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Author: Noel Lloyd

Date: May 15th, 2015

Today we recognize the 170th anniversary of Elie Metchnikoff, who is considered to be the founder of gerontology. 

Metchnikoff (1845-1916) was a Russian microbiologist and zoologist who devoted much of his research to the inner workings of the immune system. His most notable discovery was that of "phagocytes," bacteria-eating cells which he realized serve as protectors against infection. This led to an appointment to the Pasteur Institute in France and ultimately the prestigious Nobel Prize in 1908.

In his later years, Metchnikoff began to turn his attention to the concept of human longevity. His curiosity piqued by his observations of the unusually large number of centenarians in certain sections of Eastern Europe, he began to develop his own scientific theories on how lifespan could be extended. His theories laid the groundwork for aging research and continue to influence scientists more than 100 years later.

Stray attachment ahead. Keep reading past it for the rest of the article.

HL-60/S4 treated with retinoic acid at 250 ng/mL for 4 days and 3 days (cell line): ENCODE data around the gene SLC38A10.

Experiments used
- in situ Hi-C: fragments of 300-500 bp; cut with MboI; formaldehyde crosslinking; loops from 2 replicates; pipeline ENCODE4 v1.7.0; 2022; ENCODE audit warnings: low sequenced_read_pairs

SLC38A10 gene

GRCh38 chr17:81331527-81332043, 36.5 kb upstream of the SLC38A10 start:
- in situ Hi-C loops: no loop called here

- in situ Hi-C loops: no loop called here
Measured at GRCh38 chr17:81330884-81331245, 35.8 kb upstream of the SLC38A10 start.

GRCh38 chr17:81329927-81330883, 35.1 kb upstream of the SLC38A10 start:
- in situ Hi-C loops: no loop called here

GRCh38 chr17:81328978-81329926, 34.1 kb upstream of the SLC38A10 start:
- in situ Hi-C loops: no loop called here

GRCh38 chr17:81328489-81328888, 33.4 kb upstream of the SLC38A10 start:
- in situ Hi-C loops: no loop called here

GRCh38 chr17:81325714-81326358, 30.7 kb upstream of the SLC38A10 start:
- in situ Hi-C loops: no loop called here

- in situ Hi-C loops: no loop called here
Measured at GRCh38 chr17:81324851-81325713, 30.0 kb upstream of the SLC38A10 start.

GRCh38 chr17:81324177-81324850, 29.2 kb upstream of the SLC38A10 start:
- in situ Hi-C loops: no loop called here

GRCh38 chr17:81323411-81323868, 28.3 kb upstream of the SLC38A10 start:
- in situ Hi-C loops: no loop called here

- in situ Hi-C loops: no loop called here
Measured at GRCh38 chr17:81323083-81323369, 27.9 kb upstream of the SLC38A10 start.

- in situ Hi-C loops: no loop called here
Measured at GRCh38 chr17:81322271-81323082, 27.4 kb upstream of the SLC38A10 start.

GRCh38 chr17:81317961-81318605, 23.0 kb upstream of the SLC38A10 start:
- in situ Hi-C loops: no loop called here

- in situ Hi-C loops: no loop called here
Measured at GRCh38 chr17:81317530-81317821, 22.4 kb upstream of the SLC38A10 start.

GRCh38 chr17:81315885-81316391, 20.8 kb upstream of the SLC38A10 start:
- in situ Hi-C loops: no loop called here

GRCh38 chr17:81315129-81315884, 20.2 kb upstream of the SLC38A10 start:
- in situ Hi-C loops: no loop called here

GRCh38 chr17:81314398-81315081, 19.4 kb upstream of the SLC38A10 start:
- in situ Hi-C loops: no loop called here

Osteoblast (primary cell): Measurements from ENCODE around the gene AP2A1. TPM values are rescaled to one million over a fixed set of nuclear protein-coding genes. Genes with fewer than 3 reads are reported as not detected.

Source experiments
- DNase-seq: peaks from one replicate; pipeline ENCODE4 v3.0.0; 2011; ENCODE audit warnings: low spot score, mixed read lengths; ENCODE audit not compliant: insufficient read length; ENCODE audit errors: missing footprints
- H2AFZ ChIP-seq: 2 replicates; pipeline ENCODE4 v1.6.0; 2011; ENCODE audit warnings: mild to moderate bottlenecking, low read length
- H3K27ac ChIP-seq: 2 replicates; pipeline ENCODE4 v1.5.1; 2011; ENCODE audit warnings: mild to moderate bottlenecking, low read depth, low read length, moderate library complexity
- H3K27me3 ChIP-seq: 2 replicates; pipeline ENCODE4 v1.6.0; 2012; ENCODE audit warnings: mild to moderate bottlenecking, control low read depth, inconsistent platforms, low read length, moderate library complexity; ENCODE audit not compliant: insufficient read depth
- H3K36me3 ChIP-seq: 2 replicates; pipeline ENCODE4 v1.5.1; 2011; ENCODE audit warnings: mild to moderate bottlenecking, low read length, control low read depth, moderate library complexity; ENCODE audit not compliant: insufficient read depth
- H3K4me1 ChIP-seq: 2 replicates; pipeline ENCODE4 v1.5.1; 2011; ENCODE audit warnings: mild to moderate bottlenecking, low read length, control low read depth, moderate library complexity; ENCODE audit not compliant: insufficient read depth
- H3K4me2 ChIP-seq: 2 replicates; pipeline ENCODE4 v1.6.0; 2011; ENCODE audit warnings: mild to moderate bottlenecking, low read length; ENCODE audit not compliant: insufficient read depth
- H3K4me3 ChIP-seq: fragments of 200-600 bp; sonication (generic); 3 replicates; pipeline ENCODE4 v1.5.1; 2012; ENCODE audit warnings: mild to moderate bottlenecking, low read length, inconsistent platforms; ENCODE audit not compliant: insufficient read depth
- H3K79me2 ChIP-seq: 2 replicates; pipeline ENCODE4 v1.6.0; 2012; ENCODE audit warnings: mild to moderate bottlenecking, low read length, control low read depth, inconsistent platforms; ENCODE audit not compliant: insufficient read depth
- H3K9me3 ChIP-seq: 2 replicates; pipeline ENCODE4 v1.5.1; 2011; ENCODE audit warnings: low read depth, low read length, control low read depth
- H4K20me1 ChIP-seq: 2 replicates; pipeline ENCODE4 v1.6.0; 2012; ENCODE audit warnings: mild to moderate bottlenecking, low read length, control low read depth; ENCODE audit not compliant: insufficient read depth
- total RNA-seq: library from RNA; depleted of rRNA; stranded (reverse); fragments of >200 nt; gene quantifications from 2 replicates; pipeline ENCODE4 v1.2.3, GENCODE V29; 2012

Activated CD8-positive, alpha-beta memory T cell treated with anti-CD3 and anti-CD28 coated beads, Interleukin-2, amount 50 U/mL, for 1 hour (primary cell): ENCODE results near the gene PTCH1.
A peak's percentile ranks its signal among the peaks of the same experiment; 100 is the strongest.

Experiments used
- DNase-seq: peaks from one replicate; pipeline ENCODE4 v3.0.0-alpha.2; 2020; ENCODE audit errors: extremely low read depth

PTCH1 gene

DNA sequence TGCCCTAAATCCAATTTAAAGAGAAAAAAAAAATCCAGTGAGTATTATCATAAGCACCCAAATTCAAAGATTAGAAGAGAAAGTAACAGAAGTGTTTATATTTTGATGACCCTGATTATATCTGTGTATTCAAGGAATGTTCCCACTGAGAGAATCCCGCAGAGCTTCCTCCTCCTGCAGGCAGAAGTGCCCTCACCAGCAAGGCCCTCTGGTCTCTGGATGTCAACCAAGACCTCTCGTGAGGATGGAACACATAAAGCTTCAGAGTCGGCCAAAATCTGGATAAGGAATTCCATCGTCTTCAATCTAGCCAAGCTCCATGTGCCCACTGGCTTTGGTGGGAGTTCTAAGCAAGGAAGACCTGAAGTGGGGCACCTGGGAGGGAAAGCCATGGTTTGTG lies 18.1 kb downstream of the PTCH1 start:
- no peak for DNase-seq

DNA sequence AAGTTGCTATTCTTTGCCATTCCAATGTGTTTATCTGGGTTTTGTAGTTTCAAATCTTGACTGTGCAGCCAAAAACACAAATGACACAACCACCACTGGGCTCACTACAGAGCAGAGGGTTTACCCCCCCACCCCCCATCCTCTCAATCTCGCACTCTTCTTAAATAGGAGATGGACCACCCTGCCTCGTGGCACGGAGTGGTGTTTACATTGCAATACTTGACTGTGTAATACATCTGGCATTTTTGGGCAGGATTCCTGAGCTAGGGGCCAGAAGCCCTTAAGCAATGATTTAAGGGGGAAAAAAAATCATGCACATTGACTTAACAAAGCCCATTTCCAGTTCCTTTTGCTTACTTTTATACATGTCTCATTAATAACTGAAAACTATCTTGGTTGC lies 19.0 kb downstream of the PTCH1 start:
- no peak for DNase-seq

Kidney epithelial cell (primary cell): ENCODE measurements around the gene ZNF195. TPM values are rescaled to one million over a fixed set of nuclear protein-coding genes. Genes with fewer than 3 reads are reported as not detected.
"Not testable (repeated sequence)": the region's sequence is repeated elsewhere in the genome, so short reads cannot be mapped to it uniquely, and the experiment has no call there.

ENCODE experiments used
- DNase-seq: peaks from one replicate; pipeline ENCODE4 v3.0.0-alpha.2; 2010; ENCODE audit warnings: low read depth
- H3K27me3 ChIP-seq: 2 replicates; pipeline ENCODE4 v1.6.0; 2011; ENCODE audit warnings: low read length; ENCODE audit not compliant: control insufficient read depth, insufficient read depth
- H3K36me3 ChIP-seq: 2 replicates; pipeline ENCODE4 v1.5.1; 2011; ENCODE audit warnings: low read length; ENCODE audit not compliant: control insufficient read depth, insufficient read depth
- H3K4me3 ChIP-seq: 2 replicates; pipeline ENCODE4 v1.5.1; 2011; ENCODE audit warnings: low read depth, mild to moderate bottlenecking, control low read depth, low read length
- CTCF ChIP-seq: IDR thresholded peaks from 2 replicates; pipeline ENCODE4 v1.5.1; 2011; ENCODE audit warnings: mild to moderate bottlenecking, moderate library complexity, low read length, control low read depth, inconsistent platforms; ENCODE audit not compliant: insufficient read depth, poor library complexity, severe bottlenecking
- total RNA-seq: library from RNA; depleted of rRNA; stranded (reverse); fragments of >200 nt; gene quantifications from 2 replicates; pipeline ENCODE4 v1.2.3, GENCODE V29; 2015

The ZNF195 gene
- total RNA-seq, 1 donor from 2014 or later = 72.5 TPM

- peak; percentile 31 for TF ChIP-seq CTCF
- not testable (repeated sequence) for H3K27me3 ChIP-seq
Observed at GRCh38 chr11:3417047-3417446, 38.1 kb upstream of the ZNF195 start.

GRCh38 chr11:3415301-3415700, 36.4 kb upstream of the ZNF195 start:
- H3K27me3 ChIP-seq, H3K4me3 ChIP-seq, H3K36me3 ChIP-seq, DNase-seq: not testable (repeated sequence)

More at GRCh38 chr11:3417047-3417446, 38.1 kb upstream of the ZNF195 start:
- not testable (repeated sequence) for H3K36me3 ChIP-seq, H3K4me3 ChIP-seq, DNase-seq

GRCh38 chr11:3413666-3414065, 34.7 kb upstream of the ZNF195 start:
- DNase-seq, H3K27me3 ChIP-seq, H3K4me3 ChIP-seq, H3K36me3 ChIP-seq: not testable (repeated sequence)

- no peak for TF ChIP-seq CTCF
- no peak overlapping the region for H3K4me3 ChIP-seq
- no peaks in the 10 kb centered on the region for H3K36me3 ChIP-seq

To learn more about his legacy and contributions to gerontology, please read this piece by Ilia Stambler, Ph.D.


Posted in: Aging Research

A Tribute to a Great Scientist

Author: Dan Perry

Date: March 11th, 2008

FDA Needs More Funding to Fulfill Its Mission

Author: Cynthia Bens

Date: March 18th, 2008

Spending or Investing? -- The Silver Book & Innovation

Author: Lindsay Clarke

Date: March 26th, 2008

A Q & A with Prof. Pieter Kappetein from Medtronic

Author: Alliance Staff

Date: February 20th, 2018

The Tax Cuts and Jobs Act: What Does It Mean for Older Adults?

Author: Noel Lloyd

Date: January 19th, 2018

HROTW: Learn about Age-Related Macular Degeneration in 60 Seconds

Author: Breanna Bishop

Date: December 20th, 2017

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